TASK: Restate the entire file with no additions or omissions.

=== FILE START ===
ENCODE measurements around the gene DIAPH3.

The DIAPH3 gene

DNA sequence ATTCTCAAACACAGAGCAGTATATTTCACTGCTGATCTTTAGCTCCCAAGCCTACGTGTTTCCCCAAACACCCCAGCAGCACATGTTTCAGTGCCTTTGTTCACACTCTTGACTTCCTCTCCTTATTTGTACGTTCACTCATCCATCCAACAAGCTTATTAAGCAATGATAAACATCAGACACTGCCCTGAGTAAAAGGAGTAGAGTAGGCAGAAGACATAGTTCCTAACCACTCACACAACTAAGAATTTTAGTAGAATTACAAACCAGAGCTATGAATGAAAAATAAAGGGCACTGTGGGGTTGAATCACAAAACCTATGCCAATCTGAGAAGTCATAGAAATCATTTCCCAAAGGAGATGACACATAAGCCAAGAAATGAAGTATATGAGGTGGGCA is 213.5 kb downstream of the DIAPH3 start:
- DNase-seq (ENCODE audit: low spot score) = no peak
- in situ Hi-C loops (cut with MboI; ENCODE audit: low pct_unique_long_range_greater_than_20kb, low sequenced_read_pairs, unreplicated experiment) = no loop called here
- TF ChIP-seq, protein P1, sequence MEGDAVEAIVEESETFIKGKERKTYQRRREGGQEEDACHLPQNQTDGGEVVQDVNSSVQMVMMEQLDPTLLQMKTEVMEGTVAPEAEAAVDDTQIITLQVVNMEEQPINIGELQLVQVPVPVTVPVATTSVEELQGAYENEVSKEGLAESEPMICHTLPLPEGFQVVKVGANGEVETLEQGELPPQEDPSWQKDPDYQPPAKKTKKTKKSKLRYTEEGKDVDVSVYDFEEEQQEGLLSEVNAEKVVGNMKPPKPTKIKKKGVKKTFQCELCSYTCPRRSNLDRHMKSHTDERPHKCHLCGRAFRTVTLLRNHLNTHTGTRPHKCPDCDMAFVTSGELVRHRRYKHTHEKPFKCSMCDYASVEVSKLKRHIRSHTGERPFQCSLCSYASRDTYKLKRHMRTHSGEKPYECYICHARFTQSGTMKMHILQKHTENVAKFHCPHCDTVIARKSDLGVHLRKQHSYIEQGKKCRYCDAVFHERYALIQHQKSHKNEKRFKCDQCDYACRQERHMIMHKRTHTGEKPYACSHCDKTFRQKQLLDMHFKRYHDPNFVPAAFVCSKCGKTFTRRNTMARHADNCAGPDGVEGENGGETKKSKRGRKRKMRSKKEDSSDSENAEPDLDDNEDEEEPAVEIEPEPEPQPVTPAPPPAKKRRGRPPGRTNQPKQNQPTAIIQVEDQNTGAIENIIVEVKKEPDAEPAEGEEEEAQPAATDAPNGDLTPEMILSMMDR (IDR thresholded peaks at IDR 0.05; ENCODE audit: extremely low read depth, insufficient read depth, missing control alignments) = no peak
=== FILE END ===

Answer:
ENCODE measurements around the gene DIAPH3.

The DIAPH3 gene

DNA sequence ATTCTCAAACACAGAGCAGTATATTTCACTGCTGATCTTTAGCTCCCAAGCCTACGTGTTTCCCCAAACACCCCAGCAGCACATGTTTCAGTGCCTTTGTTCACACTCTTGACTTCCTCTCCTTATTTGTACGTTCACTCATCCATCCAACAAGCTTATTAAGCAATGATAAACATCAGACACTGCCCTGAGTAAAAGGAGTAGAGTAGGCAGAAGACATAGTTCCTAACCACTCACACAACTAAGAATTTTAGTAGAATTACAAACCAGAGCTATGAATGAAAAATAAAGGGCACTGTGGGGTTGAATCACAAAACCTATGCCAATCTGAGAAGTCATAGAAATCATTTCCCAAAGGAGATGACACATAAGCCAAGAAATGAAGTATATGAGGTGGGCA is 213.5 kb downstream of the DIAPH3 start:
- DNase-seq (ENCODE audit: low spot score) = no peak
- in situ Hi-C loops (cut with MboI; ENCODE audit: low pct_unique_long_range_greater_than_20kb, low sequenced_read_pairs, unreplicated experiment) = no loop called here
- TF ChIP-seq, protein P1, sequence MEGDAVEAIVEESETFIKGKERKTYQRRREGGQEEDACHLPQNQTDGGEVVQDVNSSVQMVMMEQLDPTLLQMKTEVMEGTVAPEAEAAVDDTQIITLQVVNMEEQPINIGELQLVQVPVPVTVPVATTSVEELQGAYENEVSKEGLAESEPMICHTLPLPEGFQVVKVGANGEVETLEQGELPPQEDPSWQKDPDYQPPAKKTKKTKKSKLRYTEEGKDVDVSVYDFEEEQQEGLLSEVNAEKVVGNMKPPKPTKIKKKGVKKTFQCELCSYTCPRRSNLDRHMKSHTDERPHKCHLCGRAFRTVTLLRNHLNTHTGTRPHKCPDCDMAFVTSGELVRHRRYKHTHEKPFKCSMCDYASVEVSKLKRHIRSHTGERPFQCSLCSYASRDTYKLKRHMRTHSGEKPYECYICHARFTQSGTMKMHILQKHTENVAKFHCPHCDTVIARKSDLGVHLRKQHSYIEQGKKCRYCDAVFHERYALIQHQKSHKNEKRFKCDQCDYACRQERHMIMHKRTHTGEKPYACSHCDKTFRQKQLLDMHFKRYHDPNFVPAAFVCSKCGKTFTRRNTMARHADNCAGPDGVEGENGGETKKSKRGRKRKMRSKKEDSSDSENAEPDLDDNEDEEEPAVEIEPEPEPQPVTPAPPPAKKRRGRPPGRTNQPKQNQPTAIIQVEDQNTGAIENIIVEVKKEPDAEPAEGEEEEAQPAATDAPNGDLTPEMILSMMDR (IDR thresholded peaks at IDR 0.05; ENCODE audit: extremely low read depth, insufficient read depth, missing control alignments) = no peak